The below command outputs a lot status and statistical information about the battery. The /org/...path can be found with the command upower -e (--enumerate).

upower -i /org/freedesktop/UPower/devices/battery_BAT0

Example output:

  native-path:          /sys/devices/LNXSYSTM:00/device:00/PNP0C0A:00/power_supply/BAT0
  vendor:               NOTEBOOK
  model:                BAT
  serial:               0001
  power supply:         yes
  updated:              Thu Feb  9 18:42:15 2012 (1 seconds ago)
  has history:          yes
  has statistics:       yes
    present:             yes
    rechargeable:        yes
    state:               charging
    energy:              22.3998 Wh
    energy-empty:        0 Wh
    energy-full:         52.6473 Wh
    energy-full-design:  62.16 Wh
    energy-rate:         31.6905 W
    voltage:             12.191 V
    time to full:        57.3 minutes
    percentage:          42.5469%
    capacity:            84.6964%
    technology:          lithium-ion
  History (charge):
    1328809335  42.547  charging
    1328809305  42.020  charging
    1328809275  41.472  charging
    1328809245  41.008  charging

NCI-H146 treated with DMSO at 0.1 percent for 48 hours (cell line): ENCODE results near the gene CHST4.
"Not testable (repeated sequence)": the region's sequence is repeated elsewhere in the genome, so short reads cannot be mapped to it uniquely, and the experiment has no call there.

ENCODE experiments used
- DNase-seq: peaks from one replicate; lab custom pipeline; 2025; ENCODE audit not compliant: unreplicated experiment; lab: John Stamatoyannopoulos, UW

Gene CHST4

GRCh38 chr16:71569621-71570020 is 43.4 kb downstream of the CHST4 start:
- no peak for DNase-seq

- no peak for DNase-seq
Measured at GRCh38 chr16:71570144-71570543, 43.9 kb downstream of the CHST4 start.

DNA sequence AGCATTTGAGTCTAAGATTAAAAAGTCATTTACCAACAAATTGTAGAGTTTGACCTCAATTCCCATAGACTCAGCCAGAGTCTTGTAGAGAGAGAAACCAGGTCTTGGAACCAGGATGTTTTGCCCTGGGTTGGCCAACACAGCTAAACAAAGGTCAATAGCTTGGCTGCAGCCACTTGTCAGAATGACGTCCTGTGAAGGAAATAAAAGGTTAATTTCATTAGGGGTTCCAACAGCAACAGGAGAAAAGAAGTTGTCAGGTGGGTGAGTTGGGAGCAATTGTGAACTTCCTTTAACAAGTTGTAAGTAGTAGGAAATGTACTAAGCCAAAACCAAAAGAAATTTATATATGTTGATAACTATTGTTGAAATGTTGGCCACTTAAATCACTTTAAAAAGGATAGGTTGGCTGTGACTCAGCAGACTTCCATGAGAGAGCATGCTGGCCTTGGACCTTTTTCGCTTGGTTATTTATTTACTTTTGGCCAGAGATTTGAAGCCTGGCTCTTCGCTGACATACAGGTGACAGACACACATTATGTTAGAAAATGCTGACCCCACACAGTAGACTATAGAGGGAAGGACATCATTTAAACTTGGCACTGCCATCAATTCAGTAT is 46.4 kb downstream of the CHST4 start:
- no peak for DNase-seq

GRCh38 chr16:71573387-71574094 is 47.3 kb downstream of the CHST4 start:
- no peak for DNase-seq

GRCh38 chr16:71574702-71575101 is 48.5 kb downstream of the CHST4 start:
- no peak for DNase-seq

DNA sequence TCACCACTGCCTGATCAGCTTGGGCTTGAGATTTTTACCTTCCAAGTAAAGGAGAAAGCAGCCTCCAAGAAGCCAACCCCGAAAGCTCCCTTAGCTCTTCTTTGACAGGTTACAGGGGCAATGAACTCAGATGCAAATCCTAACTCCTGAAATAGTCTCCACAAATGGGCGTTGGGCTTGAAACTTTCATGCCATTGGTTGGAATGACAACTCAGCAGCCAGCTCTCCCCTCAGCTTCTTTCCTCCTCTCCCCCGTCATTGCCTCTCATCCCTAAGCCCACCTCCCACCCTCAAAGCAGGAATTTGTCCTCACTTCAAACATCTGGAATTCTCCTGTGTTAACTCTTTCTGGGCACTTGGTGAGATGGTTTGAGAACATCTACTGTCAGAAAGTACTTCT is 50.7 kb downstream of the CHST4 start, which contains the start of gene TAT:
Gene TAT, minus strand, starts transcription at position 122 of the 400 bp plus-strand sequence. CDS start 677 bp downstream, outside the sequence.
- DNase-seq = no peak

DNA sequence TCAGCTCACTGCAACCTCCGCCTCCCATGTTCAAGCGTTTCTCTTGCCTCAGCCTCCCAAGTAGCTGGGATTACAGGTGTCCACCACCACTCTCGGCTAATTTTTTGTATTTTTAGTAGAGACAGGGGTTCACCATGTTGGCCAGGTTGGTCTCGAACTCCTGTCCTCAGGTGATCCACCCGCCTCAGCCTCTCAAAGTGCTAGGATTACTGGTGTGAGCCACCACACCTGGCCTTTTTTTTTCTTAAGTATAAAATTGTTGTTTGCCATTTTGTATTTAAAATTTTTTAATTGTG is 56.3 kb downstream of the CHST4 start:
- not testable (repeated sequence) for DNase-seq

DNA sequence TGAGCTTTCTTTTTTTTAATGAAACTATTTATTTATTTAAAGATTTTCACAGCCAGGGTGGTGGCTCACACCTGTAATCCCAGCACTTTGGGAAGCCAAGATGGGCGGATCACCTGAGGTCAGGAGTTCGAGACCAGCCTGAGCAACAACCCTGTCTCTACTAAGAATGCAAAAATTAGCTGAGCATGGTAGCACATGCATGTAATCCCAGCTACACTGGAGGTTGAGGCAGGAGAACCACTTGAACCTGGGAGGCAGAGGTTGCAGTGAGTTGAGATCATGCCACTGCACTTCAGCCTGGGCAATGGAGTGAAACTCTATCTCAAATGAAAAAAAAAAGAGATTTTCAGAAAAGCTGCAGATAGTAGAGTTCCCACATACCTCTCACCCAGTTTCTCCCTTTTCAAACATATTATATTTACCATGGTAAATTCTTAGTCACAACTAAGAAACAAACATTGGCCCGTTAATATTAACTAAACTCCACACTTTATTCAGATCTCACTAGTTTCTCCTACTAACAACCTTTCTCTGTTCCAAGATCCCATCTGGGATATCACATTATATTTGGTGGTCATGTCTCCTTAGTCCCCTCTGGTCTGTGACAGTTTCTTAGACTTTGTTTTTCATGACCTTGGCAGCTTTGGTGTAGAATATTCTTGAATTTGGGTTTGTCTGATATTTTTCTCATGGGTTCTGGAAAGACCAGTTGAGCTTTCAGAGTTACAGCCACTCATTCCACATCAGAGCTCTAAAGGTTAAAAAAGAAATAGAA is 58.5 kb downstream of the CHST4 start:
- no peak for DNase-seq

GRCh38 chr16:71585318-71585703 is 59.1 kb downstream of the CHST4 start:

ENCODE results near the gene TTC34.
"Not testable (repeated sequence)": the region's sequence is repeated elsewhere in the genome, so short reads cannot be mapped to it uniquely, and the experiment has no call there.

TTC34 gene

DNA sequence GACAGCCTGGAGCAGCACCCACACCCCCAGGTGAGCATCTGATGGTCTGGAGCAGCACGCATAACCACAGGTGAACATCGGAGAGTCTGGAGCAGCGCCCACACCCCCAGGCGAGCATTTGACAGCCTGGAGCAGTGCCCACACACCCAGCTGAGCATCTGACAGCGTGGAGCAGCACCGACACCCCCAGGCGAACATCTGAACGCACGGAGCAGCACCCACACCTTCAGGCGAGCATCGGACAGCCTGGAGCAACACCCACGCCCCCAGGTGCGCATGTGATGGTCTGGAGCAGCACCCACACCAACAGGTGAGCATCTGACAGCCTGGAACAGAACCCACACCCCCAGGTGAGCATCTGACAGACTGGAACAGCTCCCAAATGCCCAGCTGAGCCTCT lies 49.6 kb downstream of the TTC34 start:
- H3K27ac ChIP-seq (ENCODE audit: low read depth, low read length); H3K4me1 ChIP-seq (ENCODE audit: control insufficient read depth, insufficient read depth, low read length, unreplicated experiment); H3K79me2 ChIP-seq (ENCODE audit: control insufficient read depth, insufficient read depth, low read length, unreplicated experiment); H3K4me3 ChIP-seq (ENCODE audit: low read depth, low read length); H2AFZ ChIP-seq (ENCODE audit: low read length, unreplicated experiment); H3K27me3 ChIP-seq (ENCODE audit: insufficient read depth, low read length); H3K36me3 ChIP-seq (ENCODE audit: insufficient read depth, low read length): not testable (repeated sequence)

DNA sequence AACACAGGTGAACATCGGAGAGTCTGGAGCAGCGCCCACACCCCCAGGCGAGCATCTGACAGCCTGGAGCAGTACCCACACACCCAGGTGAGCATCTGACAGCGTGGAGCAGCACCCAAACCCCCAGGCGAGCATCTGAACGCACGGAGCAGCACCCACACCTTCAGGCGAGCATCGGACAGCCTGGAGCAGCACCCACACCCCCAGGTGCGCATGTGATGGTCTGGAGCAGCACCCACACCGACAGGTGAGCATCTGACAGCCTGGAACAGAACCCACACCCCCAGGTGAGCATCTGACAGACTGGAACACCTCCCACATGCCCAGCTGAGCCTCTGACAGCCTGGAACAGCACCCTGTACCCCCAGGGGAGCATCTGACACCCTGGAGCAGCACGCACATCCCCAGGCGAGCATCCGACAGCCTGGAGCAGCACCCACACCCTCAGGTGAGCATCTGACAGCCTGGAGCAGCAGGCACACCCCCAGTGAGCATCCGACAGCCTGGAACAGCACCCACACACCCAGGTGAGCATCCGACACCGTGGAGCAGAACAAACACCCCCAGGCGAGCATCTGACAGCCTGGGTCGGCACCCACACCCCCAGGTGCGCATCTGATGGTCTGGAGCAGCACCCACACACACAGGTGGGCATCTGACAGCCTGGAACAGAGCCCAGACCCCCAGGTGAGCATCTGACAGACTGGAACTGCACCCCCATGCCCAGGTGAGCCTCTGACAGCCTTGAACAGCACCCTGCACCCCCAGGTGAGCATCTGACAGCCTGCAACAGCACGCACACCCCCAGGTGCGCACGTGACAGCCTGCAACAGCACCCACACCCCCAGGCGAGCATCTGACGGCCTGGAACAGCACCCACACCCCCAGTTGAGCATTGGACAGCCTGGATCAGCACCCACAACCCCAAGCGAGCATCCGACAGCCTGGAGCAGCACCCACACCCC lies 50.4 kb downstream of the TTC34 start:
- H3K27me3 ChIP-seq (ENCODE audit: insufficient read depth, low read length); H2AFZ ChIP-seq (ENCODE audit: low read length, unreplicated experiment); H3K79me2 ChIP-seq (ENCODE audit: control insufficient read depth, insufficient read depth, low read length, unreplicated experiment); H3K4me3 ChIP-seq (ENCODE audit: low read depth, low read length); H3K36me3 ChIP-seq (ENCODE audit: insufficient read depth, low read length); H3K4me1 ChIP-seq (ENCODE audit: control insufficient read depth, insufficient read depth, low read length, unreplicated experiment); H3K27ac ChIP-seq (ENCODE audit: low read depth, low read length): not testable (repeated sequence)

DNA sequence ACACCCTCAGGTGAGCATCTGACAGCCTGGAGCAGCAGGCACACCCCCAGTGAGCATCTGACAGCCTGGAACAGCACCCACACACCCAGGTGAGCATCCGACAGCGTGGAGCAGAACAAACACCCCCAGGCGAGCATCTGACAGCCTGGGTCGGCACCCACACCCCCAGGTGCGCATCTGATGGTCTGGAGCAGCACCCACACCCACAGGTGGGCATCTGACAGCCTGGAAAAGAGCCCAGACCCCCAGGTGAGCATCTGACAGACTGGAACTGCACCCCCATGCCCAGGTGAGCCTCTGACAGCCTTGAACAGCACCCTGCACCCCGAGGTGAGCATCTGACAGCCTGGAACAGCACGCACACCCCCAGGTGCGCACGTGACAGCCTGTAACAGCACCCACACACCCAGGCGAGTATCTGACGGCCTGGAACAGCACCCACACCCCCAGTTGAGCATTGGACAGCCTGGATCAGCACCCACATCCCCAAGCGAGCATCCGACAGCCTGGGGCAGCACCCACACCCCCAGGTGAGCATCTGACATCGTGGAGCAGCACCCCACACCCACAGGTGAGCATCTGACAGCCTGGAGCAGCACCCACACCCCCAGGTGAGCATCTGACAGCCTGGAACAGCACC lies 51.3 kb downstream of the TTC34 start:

History (rate):
    1328809335  31.691  charging
    1328809305  32.323  charging
    1328809275  33.133  charging

You could use tools like grep to get just the information you want from all that output.

One simple way: piping the above command into

grep -E "state|to\ full|percentage"


state:               charging
time to full:        57.3 minutes
percentage:          42.5469%

If you would often like to run that command, then you could make a Bash alias for the whole command. Example:

alias bat='upower -i /org/freedesktop/UPower/devices/battery_BAT0| grep -E "state|to\ full|percentage"'

Add that to the end of your .bashrc file, and you can type ‘bat’ any time, in the terminal.

There is also a upower -d (--dump) command that shows information for all available power resources such as laptop batteries, external mice, etc.